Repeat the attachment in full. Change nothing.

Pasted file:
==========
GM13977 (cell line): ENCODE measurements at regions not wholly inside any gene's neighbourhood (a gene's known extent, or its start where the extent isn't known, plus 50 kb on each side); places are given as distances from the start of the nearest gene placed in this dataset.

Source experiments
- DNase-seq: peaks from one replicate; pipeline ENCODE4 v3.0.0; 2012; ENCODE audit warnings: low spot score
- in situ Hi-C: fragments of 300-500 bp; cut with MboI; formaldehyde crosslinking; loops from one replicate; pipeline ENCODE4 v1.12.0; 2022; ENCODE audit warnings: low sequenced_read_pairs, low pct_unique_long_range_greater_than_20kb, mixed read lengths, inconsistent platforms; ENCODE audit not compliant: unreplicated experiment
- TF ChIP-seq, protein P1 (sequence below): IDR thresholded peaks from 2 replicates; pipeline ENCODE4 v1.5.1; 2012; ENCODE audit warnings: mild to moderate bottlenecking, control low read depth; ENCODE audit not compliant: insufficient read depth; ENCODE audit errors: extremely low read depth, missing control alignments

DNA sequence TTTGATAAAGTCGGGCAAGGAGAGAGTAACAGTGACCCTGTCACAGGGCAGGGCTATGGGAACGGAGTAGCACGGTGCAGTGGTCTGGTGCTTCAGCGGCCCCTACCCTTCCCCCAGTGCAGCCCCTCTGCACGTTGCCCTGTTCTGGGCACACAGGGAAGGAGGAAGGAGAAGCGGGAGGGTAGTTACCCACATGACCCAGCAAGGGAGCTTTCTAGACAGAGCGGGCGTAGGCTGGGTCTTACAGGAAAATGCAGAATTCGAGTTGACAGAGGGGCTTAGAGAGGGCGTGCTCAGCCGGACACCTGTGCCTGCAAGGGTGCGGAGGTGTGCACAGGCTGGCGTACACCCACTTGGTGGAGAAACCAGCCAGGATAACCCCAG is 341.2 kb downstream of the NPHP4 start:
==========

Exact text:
GM13977 (cell line): ENCODE measurements at regions not wholly inside any gene's neighbourhood (a gene's known extent, or its start where the extent isn't known, plus 50 kb on each side); places are given as distances from the start of the nearest gene placed in this dataset.

Source experiments
- DNase-seq: peaks from one replicate; pipeline ENCODE4 v3.0.0; 2012; ENCODE audit warnings: low spot score
- in situ Hi-C: fragments of 300-500 bp; cut with MboI; formaldehyde crosslinking; loops from one replicate; pipeline ENCODE4 v1.12.0; 2022; ENCODE audit warnings: low sequenced_read_pairs, low pct_unique_long_range_greater_than_20kb, mixed read lengths, inconsistent platforms; ENCODE audit not compliant: unreplicated experiment
- TF ChIP-seq, protein P1 (sequence below): IDR thresholded peaks from 2 replicates; pipeline ENCODE4 v1.5.1; 2012; ENCODE audit warnings: mild to moderate bottlenecking, control low read depth; ENCODE audit not compliant: insufficient read depth; ENCODE audit errors: extremely low read depth, missing control alignments

DNA sequence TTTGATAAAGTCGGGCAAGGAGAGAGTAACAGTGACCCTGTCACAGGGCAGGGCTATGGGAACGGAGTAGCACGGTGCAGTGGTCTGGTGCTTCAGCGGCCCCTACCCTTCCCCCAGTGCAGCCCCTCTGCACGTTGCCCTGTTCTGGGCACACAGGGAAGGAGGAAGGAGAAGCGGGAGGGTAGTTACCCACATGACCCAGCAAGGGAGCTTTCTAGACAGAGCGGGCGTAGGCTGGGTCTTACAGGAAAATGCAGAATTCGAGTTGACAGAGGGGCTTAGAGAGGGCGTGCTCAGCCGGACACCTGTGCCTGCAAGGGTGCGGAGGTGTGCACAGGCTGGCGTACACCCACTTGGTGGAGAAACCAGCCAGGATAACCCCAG is 341.2 kb downstream of the NPHP4 start: